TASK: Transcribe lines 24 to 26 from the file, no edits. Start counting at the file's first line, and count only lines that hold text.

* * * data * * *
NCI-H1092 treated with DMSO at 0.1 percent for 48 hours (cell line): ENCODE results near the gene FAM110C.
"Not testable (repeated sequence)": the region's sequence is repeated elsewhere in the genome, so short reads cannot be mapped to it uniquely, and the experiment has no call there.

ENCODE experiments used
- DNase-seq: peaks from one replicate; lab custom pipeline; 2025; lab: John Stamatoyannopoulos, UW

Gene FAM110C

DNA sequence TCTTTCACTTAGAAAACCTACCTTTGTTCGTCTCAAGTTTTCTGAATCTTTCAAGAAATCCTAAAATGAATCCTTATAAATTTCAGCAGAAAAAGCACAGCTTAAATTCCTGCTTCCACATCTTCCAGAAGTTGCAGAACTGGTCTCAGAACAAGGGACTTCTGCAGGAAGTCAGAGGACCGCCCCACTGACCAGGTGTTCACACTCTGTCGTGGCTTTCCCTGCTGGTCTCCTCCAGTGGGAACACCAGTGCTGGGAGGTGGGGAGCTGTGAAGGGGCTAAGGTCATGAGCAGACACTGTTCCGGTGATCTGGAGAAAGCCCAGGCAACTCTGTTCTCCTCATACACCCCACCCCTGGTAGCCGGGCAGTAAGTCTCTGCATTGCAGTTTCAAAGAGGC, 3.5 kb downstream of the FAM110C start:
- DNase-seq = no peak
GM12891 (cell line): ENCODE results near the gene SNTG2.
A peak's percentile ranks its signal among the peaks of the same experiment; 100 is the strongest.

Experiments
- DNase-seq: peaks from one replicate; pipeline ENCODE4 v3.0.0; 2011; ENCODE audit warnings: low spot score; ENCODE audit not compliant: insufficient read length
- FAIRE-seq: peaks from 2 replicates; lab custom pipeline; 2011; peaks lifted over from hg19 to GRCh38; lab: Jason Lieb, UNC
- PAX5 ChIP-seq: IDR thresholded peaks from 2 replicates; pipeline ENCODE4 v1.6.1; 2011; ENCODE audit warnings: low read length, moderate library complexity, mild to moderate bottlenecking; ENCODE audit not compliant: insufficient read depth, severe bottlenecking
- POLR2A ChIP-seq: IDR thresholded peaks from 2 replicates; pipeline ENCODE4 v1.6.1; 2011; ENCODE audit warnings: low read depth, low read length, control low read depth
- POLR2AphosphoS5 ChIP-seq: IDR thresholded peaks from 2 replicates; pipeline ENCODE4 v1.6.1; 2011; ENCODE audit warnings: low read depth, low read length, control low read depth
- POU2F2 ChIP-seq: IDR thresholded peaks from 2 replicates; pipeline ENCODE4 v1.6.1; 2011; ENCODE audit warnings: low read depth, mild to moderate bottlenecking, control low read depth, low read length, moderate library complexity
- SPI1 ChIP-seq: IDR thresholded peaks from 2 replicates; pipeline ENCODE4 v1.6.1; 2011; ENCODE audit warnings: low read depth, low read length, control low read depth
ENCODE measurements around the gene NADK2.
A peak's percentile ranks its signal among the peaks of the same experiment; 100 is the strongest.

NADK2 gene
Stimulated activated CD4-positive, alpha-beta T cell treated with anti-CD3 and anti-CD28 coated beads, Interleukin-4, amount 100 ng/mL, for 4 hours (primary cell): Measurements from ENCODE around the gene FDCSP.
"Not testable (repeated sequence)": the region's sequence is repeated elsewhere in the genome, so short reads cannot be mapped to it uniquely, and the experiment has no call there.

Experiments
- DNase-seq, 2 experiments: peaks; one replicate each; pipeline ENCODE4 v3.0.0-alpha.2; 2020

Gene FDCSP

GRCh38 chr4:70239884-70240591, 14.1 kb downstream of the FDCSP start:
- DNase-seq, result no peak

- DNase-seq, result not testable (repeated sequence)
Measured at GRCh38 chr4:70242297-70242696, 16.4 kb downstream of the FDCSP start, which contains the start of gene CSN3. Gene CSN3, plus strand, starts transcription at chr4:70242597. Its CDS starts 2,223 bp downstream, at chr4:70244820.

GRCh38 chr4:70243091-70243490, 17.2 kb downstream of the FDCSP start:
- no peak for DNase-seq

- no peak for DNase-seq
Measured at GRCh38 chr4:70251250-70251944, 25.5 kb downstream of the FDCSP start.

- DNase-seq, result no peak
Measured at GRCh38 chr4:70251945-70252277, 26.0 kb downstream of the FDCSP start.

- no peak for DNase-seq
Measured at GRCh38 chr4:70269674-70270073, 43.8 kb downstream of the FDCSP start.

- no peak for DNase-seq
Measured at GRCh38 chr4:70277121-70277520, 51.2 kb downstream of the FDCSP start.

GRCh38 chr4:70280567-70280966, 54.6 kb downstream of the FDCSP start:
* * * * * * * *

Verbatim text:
- DNase-seq, 2 experiments: peaks; one replicate each; pipeline ENCODE4 v3.0.0-alpha.2; 2020

Gene FDCSP

GRCh38 chr4:70239884-70240591, 14.1 kb downstream of the FDCSP start: